The camera is well equipped with features, and in addition to the aperture- and shutter-priority modes (there's no completely manual mode), the Stylus 800 offers 19 scene modes accompanied by informative text and sample pictures, so it's easy to decide which one to choose. Other controls include exposure compensation, ESP and spot autofocus and metering, preset white-balance choices, and manual ISO sensitivity selection from 64 to 1,600. In some scene modes, the camera will push the ISO as high as 2,500, but not all ISOs are available at all quality settings, and the camera must decrease file size to reach ISO 800 and 1,600. Olympus has also upped its QuickTime movie resolution to 640x480, although the frame rate is still 15fps, so it's a minimal gain.
We have few complaints about the camera's speed relative to its class. It's ready to shoot within 2 seconds of powering on and takes about 1.7 seconds between shots; add a flash to the mix, though, and you may have to wait up to 5 seconds to get the next shot. At its maximum resolution, the Stylus 800 captured 3 images at a little more than 1.6 frames per second. Dropping the resolution slowed it to 1.3fps--but the camera kept shooting and shooting and shooting.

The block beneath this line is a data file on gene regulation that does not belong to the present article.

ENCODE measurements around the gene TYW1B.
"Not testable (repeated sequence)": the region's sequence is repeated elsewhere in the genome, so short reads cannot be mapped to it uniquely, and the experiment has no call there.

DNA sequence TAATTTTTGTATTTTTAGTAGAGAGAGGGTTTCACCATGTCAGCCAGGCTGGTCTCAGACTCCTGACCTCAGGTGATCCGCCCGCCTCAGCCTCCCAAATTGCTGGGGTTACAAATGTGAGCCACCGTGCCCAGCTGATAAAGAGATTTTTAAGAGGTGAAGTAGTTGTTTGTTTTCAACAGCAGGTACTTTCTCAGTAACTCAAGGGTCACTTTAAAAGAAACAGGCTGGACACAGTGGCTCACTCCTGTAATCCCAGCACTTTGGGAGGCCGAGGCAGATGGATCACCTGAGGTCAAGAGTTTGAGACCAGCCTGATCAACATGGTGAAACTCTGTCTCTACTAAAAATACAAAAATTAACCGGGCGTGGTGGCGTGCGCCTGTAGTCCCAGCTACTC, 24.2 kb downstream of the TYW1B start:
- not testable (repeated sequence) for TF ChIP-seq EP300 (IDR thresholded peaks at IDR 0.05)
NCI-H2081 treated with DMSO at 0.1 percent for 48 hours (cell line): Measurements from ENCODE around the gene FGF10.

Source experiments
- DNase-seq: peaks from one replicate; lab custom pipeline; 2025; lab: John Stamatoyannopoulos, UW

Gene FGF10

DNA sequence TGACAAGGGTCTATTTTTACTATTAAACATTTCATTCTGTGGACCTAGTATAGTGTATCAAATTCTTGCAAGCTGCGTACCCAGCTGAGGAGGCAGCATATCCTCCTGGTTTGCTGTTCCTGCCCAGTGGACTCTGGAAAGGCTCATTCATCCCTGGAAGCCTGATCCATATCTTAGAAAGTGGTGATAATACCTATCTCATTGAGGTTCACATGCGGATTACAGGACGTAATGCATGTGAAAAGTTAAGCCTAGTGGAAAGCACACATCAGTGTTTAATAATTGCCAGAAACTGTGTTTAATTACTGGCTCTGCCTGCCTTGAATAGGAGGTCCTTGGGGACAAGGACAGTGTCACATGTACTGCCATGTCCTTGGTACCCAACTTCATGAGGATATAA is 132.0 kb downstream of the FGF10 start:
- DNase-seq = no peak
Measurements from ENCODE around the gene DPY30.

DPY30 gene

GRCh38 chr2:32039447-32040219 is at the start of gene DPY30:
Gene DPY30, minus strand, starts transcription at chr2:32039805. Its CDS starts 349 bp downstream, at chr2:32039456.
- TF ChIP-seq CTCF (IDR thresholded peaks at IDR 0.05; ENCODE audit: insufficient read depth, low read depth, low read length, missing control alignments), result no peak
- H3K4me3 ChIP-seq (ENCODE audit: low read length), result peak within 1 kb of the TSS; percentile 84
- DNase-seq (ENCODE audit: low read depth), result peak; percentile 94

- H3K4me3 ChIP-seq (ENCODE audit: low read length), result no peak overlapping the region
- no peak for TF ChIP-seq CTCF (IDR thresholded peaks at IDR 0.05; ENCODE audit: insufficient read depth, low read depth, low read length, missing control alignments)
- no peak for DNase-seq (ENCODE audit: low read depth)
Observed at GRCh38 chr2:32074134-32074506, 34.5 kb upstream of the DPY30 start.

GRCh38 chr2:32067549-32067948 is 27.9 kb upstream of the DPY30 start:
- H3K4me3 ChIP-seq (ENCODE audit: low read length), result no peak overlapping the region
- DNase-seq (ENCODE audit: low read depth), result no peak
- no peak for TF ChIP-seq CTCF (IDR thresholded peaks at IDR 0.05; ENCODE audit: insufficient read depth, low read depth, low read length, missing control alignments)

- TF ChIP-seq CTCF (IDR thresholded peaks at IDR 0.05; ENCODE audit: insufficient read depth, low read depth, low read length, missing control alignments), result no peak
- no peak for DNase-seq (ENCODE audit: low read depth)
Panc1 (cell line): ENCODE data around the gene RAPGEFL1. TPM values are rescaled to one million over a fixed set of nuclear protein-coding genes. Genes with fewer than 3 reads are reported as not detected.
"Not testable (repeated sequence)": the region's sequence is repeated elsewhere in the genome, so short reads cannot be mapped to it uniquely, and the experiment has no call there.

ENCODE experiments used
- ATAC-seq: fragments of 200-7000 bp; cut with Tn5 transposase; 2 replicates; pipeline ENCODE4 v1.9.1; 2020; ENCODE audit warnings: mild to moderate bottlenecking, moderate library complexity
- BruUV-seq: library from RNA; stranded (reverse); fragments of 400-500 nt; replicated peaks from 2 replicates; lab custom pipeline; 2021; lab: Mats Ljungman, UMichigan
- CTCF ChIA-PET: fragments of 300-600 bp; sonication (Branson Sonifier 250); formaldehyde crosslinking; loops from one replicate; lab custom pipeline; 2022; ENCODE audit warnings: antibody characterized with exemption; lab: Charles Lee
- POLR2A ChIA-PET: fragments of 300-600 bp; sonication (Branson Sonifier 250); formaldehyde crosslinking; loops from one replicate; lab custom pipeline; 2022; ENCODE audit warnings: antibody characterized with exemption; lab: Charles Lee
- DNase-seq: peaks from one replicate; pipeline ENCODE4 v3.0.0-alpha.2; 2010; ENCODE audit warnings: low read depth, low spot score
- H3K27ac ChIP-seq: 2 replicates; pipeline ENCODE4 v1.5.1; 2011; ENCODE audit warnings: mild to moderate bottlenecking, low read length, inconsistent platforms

The 2.5-inch LCD, which uses a light-gathering method that Olympus dubs HyperCrystal, works quite well under almost all conditions and maintains brightness well in low light. There's no optical viewfinder, but we didn't miss it; however, the somewhat slow refresh rate in low light was a little distracting.
Autofocus performed better than expected in low light, given its lack of an AF illuminator. However, even using spot AF, we had some problems coaxing the camera into focusing on our subject and not the background.